The Centre declared the devastating floods in Kerala a “calamity of severe nature” on Aug 20, 2018 as the state braced for the gigantic task of reconstruction of destroyed infrastructure and rehabilitation lakhs of people rendered homeless.
The death toll in the current spell of monsoon fury that began on August 8 has risen to 223, officials said.
“Keeping in view the intensity and magnitude of the floods and landslides in Kerala, this is a calamity of a severe nature for all practical purposes,” a home ministry official said in New Delhi.
This categorisation will enable the state get greater monetary and other assistance from the Centre.
Chief Minister Pinarayi Vijayan said 223 people have lost their lives since August 8.
“Over 10.78 lakh displaced people, including 2.12 lakh women and one lakh children below 12 years of age, have been sheltered in 3,200 relief camps.602 persons were rescued on Monday from various places as the rains receded,” he told reporters in Thiruvananthapuram.
Vijayan said there have been demands from various quarters to declare the floods as a national calamity.
“Our demand is also the same. But the Centre is pointing out certain technical difficulties to make such an announcement. What we need now is to evaluate the total loss and get an equivalent assistance from the centre.
As per preliminary estimates, the state has so far suffered a loss of nearly rs 20,000 crore. The Union government has so far rendered all help to the state. Kerala received Rs 210 crore towards the Chief Minister’s Distress Relief Fund and a promise of Rs 160 crore,” he said.
The government will on August 29 honour fishermen who participated in the rescue operations, he said.
An all party meeting will be held here tomorrow to take stock of the flood situation.
With flood water level receding in many places, people have started returning to their homes and begun cleaning operations. The state government has also decided to distribute cleaning kits to them, vijayan said.
K Santosh, director of India Meteorological Department’s Thiruvananthapuram centre said all alerts have been withdrawn and the state experienced only light to moderate rainfall on Monday. Similar precipitation has been forecast for the next five days.
The Army, Navy, and NDRF teams continued their rescue efforts.
Lt. Gen. D R Soni, the chief of the Army’s Southern Command, told a press conference in Thiruvananthapuram that rescue operations were still continuing and drones being used to help reach to people trapped in areas not easily accessible.
He said 1,500 army personnel were engaged in rescue operations and people stranded on rooftops and inaccessible areas were being winched with the help of defence helicopters.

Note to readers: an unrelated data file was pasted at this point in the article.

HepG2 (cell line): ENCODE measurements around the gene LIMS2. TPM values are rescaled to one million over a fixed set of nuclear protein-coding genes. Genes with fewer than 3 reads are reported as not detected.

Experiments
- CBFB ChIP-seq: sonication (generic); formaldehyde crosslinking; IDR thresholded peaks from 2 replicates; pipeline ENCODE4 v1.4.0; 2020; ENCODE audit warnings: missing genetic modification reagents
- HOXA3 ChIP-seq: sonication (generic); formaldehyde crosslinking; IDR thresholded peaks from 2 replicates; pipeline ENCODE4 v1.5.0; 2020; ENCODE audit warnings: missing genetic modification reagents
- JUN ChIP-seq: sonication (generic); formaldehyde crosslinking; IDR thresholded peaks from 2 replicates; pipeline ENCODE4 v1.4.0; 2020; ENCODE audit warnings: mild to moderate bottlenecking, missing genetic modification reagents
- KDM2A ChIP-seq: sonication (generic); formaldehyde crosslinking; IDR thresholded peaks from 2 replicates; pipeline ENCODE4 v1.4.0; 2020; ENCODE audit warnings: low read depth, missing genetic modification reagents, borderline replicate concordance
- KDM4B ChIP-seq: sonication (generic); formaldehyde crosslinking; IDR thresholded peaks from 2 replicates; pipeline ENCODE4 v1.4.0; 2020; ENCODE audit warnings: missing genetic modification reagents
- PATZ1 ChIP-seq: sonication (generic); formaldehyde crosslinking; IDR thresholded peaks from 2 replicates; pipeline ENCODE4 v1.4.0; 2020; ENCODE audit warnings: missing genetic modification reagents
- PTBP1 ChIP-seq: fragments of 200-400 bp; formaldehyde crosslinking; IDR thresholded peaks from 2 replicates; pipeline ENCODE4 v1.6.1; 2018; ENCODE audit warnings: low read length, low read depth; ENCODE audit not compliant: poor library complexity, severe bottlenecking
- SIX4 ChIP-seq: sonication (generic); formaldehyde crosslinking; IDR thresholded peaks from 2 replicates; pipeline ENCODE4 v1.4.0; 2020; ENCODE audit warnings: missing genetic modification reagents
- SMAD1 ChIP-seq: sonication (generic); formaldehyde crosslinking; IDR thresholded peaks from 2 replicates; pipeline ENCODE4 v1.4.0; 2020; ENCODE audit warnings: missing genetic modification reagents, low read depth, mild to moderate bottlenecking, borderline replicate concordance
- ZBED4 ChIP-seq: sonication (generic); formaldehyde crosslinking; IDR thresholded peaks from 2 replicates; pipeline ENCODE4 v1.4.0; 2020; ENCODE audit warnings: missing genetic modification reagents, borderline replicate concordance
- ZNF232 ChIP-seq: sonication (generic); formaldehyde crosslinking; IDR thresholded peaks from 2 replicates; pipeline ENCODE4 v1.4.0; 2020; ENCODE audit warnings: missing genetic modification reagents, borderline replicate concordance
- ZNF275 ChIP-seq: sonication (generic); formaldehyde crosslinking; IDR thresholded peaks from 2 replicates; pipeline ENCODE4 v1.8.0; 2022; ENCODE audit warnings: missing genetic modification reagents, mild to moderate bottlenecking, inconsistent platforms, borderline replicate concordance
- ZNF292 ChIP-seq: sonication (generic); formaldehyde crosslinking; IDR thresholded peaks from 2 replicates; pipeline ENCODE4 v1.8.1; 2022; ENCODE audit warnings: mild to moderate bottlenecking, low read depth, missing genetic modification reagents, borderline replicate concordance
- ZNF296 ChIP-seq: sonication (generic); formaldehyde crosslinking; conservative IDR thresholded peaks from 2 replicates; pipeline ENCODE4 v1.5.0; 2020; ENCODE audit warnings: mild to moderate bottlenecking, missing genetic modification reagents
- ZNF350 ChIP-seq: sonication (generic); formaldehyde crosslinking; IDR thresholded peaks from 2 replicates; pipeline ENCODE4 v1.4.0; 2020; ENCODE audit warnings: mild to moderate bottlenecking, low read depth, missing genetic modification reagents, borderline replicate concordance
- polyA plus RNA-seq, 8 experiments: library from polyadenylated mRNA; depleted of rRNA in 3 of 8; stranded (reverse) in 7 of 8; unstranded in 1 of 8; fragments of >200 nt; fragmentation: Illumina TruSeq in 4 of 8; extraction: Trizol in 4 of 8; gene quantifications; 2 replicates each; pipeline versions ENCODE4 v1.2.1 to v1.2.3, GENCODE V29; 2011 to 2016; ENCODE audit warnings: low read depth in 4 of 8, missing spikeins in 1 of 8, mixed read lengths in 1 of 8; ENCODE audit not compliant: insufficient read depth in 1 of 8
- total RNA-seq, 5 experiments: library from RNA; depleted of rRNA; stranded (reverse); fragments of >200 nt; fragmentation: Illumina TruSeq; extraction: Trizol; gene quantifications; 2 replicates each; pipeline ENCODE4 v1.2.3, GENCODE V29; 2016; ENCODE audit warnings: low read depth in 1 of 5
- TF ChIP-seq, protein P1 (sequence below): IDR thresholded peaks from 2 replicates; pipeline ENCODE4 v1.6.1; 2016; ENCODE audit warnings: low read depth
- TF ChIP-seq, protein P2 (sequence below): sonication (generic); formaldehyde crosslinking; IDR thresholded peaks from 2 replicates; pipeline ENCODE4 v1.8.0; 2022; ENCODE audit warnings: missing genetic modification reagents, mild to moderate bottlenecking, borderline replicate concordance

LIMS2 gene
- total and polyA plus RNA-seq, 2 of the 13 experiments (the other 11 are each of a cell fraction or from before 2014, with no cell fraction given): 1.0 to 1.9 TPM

Efforts were now under way to clear the houses of the debris to make them habitable, officials said, underscoring the need for making available disinfectants like bleaching powder in adequate quantities to prevent outbreak of water-borne diseases.
Vijayan earlier said in a Facebook post that Kerala is striving together as one to overcome the “catastrophic” floods with “monumental strength”.
Referring to some messages being circulated on social media denigrating the relief efforts by the government, he said that anyone trying to “pull us down will face serious consequences”.
Aviation regulator DGCA is, meanwhile, monitoring airfares for flights connecting flood-hit Kerala as this is a unique situation of ‘humanitarian crisis’, Civil Aviation Minister Suresh Prabhu said in the national capital.
Amid concerns raised by many, including on social media platforms about steep fluctuations in air ticket prices to and from Kerala, where the main airport at Kochi has been shut till August 26, Prabhu said the ministry as such cannot interfere with the fares but it is “doing it” in this time of crisis.
Kerala Water Authority and Kerala State Electricity Board were trying to restore water and power supply in vast areas that are without power and tap water for the last several days.
Commercial flight operations from the naval airport at Kochi commenced on Monday with the first Air India flight from Bengaluru arriving this morning. Small aircraft are being operated from the naval airport.
Relief material, including provisions, water and fuel have started arriving at the Kochi port from different parts of the country, official sources said.
A team of around 100 doctors and paramedical staff from Maharashtra left for Kerala on Monday to help the flood-affected people.